St. Louis Arch, Wikimedia Commons
St. Louis Tops 2009 List
For the past six years the worst cities for asthma have been listed by the nonprofit Asthma and Allergy Foundation (AAFA).
The list is out again this year and topping the list as worst offenders or Asthma Capitals for 2009 are - St. Louis, Milwaukee, and Birmingham, Alabama.
St. Louis ranked number nine in 2008. The city has a higher than average pollen score, continued poor air quality and a lack of 100% smoke-free laws, says the report.
Rounding out the remainder of the Top Asthma Capitals for 2009 are:
4. Chattanooga, TN
5. Charlotte, NC
6. Memphis, TN
7. Knoxville, TN
8. McAllen, TX
9. Atlanta, GA
10. Little Rock, AR
Conversely, the AAFA does not rank the best cities for asthma sufferers, but in determining the worst out of 100 metropolitan areas, the group looks at a number of criteria - asthma prevalence, pollution levels and pollen counts.
Some cities are just relatively good places for people with asthma to live. Note * many of them are on the water and include:
- Cape Coral, Fla.
- Colorado Springs, Colo.
- Portland, Ore.
- Palm Bay, Fla.
- Daytona Beach, Fla.
- San Francisco,
- Portland, Maine
- Boise City, Idaho
AAFA spokeswoman, Angel Waldron says the list came in reaction to the question they get from people, where might the best place be to live if you have allergies. While allergies are individual in nature, she tells Web MD. “There are so many factors, and it all depends on what triggers your symptoms."
Pollen counts tends to blow away near water also. Cities in the valley can trap pollutants as air doesn’t move as freely. Also a moderate climate tends not to be an asthma trigger. Cold air can shock the lungs and cause a bronchospasm.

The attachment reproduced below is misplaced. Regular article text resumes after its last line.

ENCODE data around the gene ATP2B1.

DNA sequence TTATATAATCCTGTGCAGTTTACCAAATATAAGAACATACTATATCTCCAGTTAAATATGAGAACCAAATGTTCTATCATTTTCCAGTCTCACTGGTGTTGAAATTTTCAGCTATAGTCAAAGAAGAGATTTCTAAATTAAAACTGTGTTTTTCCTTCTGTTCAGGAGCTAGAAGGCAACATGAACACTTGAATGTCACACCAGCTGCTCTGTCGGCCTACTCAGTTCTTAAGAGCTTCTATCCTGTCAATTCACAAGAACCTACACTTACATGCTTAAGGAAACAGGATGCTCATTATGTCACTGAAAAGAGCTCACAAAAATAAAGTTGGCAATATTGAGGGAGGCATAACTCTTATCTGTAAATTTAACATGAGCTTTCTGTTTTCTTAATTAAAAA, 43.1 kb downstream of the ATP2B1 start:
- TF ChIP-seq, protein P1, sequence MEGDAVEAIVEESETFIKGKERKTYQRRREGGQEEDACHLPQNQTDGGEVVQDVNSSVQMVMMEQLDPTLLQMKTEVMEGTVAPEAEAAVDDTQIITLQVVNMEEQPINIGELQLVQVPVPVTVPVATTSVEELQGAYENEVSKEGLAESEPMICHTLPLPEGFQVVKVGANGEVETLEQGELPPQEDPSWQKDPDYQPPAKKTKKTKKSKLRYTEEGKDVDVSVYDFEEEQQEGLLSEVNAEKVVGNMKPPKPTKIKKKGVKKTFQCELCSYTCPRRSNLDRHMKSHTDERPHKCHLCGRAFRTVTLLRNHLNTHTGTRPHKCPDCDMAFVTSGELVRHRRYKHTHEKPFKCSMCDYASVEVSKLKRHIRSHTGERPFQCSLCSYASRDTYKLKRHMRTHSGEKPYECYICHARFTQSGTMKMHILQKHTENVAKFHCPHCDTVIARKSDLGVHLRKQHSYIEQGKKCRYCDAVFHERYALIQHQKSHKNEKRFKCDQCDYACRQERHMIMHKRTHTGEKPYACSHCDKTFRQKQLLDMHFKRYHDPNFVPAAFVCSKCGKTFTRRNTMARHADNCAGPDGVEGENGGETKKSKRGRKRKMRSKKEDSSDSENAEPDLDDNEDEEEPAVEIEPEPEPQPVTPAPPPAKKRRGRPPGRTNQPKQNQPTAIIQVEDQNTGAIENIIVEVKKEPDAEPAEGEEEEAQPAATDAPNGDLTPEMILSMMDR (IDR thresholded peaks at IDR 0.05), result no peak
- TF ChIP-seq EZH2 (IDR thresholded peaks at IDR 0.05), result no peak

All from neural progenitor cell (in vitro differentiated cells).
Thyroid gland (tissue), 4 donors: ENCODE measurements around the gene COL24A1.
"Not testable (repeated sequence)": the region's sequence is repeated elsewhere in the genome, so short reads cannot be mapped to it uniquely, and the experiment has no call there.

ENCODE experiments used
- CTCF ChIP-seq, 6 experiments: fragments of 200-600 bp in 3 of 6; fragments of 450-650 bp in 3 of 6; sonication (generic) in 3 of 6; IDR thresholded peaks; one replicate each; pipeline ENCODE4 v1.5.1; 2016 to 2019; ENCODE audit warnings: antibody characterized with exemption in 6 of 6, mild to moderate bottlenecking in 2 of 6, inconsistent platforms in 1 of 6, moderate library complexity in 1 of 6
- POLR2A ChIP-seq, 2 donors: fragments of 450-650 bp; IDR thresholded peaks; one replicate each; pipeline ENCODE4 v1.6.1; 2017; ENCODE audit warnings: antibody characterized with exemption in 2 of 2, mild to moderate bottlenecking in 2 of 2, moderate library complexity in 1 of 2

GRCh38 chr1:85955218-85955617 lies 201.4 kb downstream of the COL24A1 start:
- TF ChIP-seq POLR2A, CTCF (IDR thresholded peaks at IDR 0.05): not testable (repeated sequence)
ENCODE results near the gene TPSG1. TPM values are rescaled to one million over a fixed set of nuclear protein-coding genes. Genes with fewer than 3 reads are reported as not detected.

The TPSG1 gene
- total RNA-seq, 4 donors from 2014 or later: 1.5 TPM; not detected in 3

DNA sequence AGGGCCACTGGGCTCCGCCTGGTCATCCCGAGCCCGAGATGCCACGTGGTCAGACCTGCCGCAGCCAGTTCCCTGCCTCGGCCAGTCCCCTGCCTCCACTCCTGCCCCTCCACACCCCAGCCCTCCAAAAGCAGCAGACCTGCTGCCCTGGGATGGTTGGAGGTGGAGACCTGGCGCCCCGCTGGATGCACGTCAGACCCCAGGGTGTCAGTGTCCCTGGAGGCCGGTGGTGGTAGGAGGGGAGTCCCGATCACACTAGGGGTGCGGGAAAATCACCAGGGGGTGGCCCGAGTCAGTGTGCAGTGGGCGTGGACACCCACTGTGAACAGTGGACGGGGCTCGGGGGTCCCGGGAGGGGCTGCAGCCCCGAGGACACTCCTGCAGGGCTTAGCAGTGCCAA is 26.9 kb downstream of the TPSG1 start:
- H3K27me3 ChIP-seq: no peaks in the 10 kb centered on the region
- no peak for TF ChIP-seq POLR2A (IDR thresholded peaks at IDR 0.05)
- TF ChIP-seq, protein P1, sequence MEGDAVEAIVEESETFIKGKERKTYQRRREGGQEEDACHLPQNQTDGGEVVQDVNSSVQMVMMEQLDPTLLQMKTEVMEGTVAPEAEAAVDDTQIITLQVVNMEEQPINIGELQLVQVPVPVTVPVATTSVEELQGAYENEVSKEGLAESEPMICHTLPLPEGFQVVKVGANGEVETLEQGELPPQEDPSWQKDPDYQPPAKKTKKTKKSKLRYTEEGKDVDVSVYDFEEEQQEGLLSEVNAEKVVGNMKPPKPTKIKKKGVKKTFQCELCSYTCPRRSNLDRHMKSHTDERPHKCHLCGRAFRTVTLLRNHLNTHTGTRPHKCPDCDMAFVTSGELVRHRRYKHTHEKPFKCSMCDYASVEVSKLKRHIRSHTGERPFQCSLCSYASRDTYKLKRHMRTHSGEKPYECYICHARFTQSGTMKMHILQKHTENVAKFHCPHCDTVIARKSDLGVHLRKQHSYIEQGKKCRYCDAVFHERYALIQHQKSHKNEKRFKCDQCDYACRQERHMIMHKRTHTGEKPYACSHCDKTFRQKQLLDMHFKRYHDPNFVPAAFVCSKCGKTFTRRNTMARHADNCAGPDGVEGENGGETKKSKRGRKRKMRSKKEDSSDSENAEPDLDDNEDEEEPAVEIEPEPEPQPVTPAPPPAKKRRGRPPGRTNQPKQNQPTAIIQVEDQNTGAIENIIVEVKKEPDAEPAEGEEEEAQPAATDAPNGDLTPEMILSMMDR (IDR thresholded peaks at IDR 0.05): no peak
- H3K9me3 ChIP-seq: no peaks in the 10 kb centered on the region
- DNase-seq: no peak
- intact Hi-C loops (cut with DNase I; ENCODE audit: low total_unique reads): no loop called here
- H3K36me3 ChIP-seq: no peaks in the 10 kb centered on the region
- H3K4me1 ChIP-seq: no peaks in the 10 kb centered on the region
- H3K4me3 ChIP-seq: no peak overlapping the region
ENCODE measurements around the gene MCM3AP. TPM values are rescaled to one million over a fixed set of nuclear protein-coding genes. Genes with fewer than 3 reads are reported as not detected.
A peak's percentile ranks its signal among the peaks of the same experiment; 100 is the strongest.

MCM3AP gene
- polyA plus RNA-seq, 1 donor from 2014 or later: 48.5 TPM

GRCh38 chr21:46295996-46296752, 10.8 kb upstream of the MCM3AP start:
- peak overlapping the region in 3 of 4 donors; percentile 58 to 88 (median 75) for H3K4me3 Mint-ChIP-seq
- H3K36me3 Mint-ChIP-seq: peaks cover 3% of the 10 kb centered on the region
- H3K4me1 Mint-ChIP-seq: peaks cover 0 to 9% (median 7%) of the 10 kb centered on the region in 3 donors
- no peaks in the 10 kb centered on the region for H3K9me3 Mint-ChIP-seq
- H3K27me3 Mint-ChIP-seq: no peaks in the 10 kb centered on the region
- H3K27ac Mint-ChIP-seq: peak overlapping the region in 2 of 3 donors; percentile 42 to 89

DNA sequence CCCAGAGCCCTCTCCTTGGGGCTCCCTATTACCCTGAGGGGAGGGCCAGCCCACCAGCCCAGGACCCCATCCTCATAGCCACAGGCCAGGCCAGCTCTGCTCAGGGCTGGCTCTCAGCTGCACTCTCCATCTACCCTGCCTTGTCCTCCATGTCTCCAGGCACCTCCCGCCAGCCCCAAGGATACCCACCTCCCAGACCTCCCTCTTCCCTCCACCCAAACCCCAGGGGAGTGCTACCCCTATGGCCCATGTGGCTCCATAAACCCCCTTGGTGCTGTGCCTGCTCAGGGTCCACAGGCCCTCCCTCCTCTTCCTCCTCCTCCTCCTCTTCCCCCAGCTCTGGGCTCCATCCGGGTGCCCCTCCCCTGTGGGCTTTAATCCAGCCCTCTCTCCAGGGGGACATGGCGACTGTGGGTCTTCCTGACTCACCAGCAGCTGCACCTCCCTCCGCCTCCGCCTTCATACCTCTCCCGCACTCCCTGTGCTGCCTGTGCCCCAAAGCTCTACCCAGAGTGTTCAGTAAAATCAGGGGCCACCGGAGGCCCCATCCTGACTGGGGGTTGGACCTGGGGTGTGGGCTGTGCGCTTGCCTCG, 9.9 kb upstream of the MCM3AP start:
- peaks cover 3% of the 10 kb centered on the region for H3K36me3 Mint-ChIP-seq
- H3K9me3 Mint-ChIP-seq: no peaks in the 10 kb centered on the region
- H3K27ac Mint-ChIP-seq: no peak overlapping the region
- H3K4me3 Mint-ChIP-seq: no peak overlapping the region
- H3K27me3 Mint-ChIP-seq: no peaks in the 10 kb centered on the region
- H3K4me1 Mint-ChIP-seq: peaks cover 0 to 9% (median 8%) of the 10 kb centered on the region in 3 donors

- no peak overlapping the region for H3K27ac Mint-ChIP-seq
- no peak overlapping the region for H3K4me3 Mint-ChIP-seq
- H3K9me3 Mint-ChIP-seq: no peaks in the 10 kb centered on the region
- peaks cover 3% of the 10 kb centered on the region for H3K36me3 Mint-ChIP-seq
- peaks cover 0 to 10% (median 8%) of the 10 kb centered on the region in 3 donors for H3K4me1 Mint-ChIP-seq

Humidity can be a problem for some, such as the Florida town of Cape Coral, as it tends to encourage the growth of mold and dust mites.
For some pollen dropping from trees, especially in the southeast with oak, maple and elm trees, may present some of the worst pollen, while ragweed is present in the northeastern cities.
Ironically polluting coming from cars, business and factories can also indirectly increase pollen levels because carbon dioxide, the waste product from combustion is also used by plants to grow.
"Studies have shown that in urban areas with a lot of pollution, the high carbon dioxide levels encourage plant growth," says Jonathan A. Bernstein, MD, an allergist at the University of Cincinnati College of Medicine to Web MD. "That increases the pollen levels."
Allergy sufferers often complain of red and puffy eyes and half say they give up their contacts for glasses.
Generally moving to escape your allergies doesn’t work because people with allergies are prone to developing new ones. Those looking for relief may try living in the new location for a short while before permanently uprooting themselves there.
And with Americans spending about 22 hours out of the day indoors, indoor pollutants such as cleaning agents, perfumes and off gasses from paint, carpets and furniture may be providing the trigger for allergies. #